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ACA opposition may explain uneven enrollment in comparable states

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Opposition to the Affordable Care Act (ACA) may explain why two pairs of states had very different performance outcomes in the federally facilitated marketplace (FFM) during the first open enrollment period.

Opposition to the Affordable Care Act (ACA) may explain why two pairs of states had very different performance outcomes in the federally facilitated marketplace (FFM) during the first open enrollment period.

The new analysis from the Urban Insititute, with funding by the Robert Woods Johnson Foundation, compares enrollment rates between North Carolina and South Carolina, and Wisconsin and Ohio.

According to the report, demographics, uninsurance rates and FFM premiums did not appear to explain the differences.

The states were chosen because North Carolina and Wisconsin both had relatively high enrollment rates compared with other FFM states and states using state-based Marketplaces, while South Carolina and Ohio had rates below the average FFM.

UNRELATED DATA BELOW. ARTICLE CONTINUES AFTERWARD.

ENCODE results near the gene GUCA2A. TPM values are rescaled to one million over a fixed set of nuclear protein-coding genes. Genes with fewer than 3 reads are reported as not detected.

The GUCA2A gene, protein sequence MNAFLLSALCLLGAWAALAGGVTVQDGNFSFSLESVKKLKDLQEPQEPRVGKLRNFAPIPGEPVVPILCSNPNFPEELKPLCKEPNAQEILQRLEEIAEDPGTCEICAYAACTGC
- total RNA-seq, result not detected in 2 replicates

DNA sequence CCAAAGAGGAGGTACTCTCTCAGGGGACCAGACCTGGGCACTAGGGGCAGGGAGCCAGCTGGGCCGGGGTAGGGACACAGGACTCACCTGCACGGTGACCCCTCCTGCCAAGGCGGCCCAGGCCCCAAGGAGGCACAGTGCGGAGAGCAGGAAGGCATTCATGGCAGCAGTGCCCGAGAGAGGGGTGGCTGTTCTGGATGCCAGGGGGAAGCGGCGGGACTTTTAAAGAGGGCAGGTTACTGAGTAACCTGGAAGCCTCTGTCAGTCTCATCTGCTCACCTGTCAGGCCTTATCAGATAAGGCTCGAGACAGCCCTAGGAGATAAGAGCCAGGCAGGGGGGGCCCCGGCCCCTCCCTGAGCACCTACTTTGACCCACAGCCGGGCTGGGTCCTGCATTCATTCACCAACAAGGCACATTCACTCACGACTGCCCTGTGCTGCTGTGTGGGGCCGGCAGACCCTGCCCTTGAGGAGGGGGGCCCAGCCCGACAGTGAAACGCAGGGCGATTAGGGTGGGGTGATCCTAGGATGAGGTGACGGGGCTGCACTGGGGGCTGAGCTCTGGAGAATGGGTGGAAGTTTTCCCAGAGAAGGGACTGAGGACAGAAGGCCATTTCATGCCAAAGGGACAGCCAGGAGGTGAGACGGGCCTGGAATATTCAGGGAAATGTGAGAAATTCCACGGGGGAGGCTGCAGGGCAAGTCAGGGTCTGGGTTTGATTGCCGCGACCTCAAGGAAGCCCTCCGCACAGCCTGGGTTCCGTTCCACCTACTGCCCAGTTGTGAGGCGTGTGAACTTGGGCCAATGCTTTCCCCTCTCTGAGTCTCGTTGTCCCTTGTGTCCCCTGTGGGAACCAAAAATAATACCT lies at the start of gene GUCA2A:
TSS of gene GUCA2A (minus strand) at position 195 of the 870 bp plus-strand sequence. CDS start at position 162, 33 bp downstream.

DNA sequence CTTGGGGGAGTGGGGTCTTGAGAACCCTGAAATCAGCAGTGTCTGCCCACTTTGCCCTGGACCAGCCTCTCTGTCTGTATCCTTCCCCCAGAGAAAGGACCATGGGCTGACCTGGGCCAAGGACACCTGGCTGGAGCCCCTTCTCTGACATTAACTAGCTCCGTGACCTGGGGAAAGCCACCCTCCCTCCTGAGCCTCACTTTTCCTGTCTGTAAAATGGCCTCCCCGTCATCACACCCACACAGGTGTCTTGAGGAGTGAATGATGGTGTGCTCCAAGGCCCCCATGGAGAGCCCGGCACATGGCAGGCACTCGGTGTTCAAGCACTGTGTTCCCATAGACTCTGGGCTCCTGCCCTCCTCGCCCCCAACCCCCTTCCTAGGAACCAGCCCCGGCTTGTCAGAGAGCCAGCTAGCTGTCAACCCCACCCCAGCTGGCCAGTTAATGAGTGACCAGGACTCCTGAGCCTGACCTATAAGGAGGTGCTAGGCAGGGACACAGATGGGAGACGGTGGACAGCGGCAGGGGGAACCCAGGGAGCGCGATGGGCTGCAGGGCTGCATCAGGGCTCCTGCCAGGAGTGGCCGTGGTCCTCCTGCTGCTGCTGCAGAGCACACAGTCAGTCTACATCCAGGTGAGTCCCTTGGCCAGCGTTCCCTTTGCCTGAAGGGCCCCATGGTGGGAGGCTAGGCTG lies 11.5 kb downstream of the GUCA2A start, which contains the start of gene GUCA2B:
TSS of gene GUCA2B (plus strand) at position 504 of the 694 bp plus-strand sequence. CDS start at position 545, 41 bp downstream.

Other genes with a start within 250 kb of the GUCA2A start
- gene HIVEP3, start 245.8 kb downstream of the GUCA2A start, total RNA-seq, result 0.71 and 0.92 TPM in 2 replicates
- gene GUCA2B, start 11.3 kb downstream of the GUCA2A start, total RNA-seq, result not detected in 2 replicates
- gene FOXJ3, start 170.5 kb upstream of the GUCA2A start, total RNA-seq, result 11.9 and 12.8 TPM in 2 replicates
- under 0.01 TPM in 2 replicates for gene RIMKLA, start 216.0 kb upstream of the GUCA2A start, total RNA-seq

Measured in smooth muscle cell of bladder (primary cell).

In Ohio and Wisconsin, the decision to expand Medicaid appears to have had the most impact. When 80,000 people lost Medicaid coverage in 2014, this identifiable group was steered to alternate coverage. In Ohio, there was a lack of a centralized message, according to the report, and the state suffered from lack of a collective outreach and enrollment strategy.

READ: Insurers help states expand Medicaid; private options multiply

In North Carolina versus South Carolina, anti-ACA sentiment was significant in both states but was more consistent and intense in South Carolina, according to the report. In addition, North Carolina had a robust outreach/ enrollment effort. Brokers and agent were important partners, and the state also a centralized scheduling system and a statewide toll-free ACA assistance number.

South Carolina’s navigator grant, which was used to provide community-wide assistance, was awarded to an out-of-state vendor with few ties to the community, another aspect that might have hurt outreach.

Affordability, lack of understanding about uninsurance terms, verification issues, and tensions between brokers and navigators were all cited as ongoing challenges to enrollment.

 

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